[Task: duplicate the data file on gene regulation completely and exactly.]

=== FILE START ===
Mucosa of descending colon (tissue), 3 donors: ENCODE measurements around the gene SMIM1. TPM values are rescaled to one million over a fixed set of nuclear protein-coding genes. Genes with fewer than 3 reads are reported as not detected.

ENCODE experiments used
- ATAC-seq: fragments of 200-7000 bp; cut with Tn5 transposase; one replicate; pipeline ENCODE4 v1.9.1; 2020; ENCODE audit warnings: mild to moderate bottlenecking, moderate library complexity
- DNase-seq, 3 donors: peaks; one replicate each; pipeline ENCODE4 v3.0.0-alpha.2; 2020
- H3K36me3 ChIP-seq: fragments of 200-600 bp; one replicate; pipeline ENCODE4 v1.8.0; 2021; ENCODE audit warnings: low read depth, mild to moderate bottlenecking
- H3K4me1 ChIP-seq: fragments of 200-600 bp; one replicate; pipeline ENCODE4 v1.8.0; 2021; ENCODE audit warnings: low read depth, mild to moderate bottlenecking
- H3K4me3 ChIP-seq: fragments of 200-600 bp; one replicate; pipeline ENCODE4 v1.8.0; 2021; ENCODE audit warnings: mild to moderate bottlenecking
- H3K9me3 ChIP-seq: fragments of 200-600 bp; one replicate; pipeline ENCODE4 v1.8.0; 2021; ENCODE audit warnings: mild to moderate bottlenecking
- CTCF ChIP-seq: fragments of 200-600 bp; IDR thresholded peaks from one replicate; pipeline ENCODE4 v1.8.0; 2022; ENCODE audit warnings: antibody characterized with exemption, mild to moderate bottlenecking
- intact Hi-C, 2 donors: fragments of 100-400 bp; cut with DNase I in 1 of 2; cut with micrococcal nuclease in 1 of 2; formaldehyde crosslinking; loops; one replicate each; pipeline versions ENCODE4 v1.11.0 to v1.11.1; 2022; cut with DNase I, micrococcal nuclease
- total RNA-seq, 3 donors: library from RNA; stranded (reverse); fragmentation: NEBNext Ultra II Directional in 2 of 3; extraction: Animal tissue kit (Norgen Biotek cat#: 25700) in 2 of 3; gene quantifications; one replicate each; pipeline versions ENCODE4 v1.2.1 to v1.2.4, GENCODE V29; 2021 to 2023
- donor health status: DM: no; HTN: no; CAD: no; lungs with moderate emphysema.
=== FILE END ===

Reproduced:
Mucosa of descending colon (tissue), 3 donors: ENCODE measurements around the gene SMIM1. TPM values are rescaled to one million over a fixed set of nuclear protein-coding genes. Genes with fewer than 3 reads are reported as not detected.

ENCODE experiments used
- ATAC-seq: fragments of 200-7000 bp; cut with Tn5 transposase; one replicate; pipeline ENCODE4 v1.9.1; 2020; ENCODE audit warnings: mild to moderate bottlenecking, moderate library complexity
- DNase-seq, 3 donors: peaks; one replicate each; pipeline ENCODE4 v3.0.0-alpha.2; 2020
- H3K36me3 ChIP-seq: fragments of 200-600 bp; one replicate; pipeline ENCODE4 v1.8.0; 2021; ENCODE audit warnings: low read depth, mild to moderate bottlenecking
- H3K4me1 ChIP-seq: fragments of 200-600 bp; one replicate; pipeline ENCODE4 v1.8.0; 2021; ENCODE audit warnings: low read depth, mild to moderate bottlenecking
- H3K4me3 ChIP-seq: fragments of 200-600 bp; one replicate; pipeline ENCODE4 v1.8.0; 2021; ENCODE audit warnings: mild to moderate bottlenecking
- H3K9me3 ChIP-seq: fragments of 200-600 bp; one replicate; pipeline ENCODE4 v1.8.0; 2021; ENCODE audit warnings: mild to moderate bottlenecking
- CTCF ChIP-seq: fragments of 200-600 bp; IDR thresholded peaks from one replicate; pipeline ENCODE4 v1.8.0; 2022; ENCODE audit warnings: antibody characterized with exemption, mild to moderate bottlenecking
- intact Hi-C, 2 donors: fragments of 100-400 bp; cut with DNase I in 1 of 2; cut with micrococcal nuclease in 1 of 2; formaldehyde crosslinking; loops; one replicate each; pipeline versions ENCODE4 v1.11.0 to v1.11.1; 2022; cut with DNase I, micrococcal nuclease
- total RNA-seq, 3 donors: library from RNA; stranded (reverse); fragmentation: NEBNext Ultra II Directional in 2 of 3; extraction: Animal tissue kit (Norgen Biotek cat#: 25700) in 2 of 3; gene quantifications; one replicate each; pipeline versions ENCODE4 v1.2.1 to v1.2.4, GENCODE V29; 2021 to 2023
- donor health status: DM: no; HTN: no; CAD: no; lungs with moderate emphysema.